While it is tough to be a woman, being a man can be downright deadly.
Women live longer than men. And now scientists suggest a simple Darwinian reason: Competing for a mate can wear a guy out or get him killed.
"Women live longer in almost every country, and the sex difference in lifespan has been recognized since at least the mid-18th century," said Daniel Kruger at the University of Michigan. "It isn't a recent trend; it originates from our deep evolutionary history."
The idea is presented in the spring edition of the journal Human Nature.
In common chimpanzees, Kruger and his colleague Randolph Nesse report, mortality spikes among males around age 13, just as they're old enough to breed and start competing for social status.
Males of many species must fight vigorously for the right to mate. Think of rams butting heads. Spectacular male bird plumage is another example of biological effort required to succeed, effort that uses energy and can shorten a life.
In this scheme of natural selection, evolution shapes traits that help the best genes survive, sometimes to the detriment of individuals.
Human males don't always have to wrestle to get a woman these days, but the pressure to succeed sexually hasn't changed much, the researchers argue. Only the methods have been revised.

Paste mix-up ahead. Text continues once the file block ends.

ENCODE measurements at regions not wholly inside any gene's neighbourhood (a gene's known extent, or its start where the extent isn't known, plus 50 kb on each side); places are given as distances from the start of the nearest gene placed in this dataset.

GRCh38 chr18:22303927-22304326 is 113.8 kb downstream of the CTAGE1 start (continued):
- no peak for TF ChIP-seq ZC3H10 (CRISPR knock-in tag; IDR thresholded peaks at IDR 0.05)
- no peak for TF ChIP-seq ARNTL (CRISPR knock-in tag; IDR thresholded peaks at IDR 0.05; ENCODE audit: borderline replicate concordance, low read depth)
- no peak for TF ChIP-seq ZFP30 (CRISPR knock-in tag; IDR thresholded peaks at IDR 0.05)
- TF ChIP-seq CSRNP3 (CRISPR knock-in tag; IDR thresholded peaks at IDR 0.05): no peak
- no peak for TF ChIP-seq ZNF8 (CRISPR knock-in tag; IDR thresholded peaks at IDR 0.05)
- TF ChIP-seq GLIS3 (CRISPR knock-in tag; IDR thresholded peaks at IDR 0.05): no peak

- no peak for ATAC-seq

Drop your club
Though society may be changing dramatically even from this generation compared to the last, some things never change. Women still have to bear the greatest burden of raising a family—giving birth—and often take on more of the day-to-day responsibilities for the ensuing 18 years. So just as in ancient times, they remain very choosy in selecting a mate.
Now, if you buy all this logic, here's the critical part: To impress women, men remain prone to risky behavior, just as they have been for millennia and just as other male animals are.
In caveman days, being good with a club was one way to get a mate. Now, the ability to purchase a blinged-out SUV has similar value, the scientists suggest.
"Men compete for resources and social status, which are criteria men are valued for in mate selection," Kruger told LiveScience.
Own worst enemy
The pressures of mate selection might be most intense for those just coming into adulthood. And likewise the recklessness of youth, as previous researchers have suggested, is a foundation for human social systems. Young men form the front lines in wars, for example.
One old study on the topic put it this way: "Lacking the opportunity for warfare, some [young adult men] will find other ways to place their lives at risk."
Another study last year, reported in the Journal of Epidemiology and Community Health, reached similar conclusions. It cited "excessive risk taking, aggression, and the suppression of emotions by boys and young men" as being directly related to lower life expectancy in men.
Among the not-so-beneficial behaviors this includes are smoking, reckless driving and violence, Kruger and Nesse write. This idea is reinforced by data that show low social status has a greater impact on male mortality rates than on those of women: Men of lower status or who lack a mate are more likely to engage in a riskier pattern of behaviors, Kruger said.
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